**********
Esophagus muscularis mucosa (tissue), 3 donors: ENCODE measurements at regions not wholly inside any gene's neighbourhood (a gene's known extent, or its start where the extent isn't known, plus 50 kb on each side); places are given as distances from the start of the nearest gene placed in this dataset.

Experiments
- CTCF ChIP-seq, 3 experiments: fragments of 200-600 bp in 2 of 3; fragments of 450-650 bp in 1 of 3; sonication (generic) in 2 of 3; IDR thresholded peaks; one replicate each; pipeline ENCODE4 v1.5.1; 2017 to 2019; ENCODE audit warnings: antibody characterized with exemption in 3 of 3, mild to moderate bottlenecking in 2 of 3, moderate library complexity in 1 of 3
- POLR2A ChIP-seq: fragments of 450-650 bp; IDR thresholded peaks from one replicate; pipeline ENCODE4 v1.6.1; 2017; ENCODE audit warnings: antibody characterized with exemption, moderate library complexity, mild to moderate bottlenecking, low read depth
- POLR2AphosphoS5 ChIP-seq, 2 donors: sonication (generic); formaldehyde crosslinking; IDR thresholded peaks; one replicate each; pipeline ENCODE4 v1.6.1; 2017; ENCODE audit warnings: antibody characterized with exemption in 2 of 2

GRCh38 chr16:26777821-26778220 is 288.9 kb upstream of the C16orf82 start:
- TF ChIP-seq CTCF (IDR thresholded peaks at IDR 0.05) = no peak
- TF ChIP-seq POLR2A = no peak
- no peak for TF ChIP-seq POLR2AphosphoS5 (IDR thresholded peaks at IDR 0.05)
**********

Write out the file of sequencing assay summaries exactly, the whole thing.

Esophagus muscularis mucosa (tissue), 3 donors: ENCODE measurements at regions not wholly inside any gene's neighbourhood (a gene's known extent, or its start where the extent isn't known, plus 50 kb on each side); places are given as distances from the start of the nearest gene placed in this dataset.

Experiments
- CTCF ChIP-seq, 3 experiments: fragments of 200-600 bp in 2 of 3; fragments of 450-650 bp in 1 of 3; sonication (generic) in 2 of 3; IDR thresholded peaks; one replicate each; pipeline ENCODE4 v1.5.1; 2017 to 2019; ENCODE audit warnings: antibody characterized with exemption in 3 of 3, mild to moderate bottlenecking in 2 of 3, moderate library complexity in 1 of 3
- POLR2A ChIP-seq: fragments of 450-650 bp; IDR thresholded peaks from one replicate; pipeline ENCODE4 v1.6.1; 2017; ENCODE audit warnings: antibody characterized with exemption, moderate library complexity, mild to moderate bottlenecking, low read depth
- POLR2AphosphoS5 ChIP-seq, 2 donors: sonication (generic); formaldehyde crosslinking; IDR thresholded peaks; one replicate each; pipeline ENCODE4 v1.6.1; 2017; ENCODE audit warnings: antibody characterized with exemption in 2 of 2

GRCh38 chr16:26777821-26778220 is 288.9 kb upstream of the C16orf82 start:
- TF ChIP-seq CTCF (IDR thresholded peaks at IDR 0.05) = no peak
- TF ChIP-seq POLR2A = no peak
- no peak for TF ChIP-seq POLR2AphosphoS5 (IDR thresholded peaks at IDR 0.05)